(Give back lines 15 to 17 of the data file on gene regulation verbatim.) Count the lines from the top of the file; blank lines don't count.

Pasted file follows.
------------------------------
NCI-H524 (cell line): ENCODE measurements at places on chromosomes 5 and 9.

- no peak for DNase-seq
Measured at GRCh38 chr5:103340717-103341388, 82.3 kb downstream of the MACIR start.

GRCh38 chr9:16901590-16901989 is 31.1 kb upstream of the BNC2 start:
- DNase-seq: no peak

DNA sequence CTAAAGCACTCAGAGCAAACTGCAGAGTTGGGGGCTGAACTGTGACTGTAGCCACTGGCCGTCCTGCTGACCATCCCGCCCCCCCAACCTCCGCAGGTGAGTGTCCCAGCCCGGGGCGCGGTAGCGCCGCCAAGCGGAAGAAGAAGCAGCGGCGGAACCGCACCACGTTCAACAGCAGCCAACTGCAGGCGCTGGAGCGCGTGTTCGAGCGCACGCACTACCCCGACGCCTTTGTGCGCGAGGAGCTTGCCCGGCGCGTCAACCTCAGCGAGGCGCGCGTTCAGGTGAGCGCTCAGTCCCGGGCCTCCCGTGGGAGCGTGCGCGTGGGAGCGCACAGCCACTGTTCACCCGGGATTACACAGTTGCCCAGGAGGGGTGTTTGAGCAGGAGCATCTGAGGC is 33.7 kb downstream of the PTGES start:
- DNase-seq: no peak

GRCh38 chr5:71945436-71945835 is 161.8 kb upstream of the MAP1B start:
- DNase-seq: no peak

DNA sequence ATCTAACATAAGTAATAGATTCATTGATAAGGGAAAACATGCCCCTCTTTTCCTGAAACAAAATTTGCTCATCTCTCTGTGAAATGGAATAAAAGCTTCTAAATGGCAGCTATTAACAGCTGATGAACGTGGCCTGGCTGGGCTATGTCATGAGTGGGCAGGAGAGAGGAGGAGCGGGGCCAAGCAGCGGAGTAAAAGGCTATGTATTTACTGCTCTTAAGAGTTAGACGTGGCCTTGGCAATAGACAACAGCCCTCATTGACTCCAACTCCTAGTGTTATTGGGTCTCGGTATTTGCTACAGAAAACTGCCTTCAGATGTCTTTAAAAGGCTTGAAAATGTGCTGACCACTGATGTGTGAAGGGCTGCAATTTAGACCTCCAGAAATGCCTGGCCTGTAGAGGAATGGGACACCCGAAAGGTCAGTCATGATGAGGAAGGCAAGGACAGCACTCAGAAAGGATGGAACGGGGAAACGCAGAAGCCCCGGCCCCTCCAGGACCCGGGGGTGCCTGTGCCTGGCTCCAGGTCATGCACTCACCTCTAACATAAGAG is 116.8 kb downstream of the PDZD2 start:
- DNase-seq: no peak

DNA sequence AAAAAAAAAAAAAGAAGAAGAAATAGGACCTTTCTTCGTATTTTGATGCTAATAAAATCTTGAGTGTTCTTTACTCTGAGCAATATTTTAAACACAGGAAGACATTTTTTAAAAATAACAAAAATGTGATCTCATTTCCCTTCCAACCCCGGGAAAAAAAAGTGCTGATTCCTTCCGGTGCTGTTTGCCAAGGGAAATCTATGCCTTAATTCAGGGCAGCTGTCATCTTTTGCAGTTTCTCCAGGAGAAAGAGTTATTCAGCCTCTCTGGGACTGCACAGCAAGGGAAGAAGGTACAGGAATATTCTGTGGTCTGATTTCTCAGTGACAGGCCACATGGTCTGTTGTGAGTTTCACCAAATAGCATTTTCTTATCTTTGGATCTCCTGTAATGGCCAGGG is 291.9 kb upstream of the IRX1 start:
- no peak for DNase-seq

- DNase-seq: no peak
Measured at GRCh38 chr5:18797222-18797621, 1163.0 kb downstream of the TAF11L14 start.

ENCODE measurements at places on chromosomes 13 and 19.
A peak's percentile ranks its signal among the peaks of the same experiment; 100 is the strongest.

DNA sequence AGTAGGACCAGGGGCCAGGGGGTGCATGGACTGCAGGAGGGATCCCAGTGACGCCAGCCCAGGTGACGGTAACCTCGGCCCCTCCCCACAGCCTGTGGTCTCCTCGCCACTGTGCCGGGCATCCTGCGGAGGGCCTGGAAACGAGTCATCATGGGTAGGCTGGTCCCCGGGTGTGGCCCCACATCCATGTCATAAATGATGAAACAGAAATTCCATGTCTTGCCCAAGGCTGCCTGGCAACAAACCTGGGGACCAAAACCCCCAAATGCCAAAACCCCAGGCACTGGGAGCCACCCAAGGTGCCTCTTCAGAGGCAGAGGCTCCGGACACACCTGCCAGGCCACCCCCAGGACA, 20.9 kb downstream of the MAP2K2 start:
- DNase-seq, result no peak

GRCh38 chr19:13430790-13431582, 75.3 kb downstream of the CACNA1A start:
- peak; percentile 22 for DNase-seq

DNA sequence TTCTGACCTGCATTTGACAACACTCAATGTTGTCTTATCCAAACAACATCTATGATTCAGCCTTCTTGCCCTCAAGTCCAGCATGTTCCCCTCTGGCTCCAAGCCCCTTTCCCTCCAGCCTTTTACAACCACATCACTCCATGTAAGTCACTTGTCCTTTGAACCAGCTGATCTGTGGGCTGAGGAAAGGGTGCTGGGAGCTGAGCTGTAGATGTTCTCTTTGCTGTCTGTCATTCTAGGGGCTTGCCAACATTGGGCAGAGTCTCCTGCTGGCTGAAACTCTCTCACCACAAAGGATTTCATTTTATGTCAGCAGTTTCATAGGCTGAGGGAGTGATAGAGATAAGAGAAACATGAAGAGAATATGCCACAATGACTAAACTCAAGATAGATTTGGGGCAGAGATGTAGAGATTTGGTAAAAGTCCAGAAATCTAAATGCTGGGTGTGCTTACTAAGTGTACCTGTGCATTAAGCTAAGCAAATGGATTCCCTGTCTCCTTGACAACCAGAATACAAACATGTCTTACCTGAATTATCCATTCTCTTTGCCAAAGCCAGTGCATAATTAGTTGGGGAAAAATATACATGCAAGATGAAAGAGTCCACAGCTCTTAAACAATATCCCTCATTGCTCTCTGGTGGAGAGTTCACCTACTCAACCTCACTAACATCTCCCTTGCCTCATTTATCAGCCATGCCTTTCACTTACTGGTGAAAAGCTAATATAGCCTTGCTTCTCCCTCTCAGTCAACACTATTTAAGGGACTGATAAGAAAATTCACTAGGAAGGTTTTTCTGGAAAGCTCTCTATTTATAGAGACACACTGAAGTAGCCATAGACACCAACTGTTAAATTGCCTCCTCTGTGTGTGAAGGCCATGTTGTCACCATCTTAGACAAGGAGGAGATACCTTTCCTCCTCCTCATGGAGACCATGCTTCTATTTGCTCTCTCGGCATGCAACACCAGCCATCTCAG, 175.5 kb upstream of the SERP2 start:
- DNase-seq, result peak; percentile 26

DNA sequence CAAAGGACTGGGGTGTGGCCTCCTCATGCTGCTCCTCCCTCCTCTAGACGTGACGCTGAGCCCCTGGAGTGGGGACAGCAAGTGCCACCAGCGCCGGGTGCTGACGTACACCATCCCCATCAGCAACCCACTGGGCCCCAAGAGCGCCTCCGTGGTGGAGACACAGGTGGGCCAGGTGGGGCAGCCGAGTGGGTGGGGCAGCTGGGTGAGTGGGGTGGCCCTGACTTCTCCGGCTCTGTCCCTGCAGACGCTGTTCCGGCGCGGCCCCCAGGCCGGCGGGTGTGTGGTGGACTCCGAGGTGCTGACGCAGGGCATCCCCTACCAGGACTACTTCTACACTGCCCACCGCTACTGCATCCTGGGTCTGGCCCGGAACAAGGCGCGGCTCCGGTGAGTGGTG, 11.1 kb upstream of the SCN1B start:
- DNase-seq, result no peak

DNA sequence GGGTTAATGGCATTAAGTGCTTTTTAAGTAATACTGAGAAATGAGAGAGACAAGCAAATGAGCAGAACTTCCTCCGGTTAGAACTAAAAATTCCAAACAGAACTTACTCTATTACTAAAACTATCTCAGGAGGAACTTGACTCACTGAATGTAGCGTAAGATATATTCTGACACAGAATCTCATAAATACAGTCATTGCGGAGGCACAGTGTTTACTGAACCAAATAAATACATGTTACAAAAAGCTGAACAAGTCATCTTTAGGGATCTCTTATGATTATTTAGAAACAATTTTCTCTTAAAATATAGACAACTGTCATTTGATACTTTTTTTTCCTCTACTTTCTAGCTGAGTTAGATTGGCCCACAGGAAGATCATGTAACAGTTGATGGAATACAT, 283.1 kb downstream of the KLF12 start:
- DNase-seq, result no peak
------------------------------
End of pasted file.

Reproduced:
Measured at GRCh38 chr5:18797222-18797621, 1163.0 kb downstream of the TAF11L14 start.

ENCODE measurements at places on chromosomes 13 and 19.
A peak's percentile ranks its signal among the peaks of the same experiment; 100 is the strongest.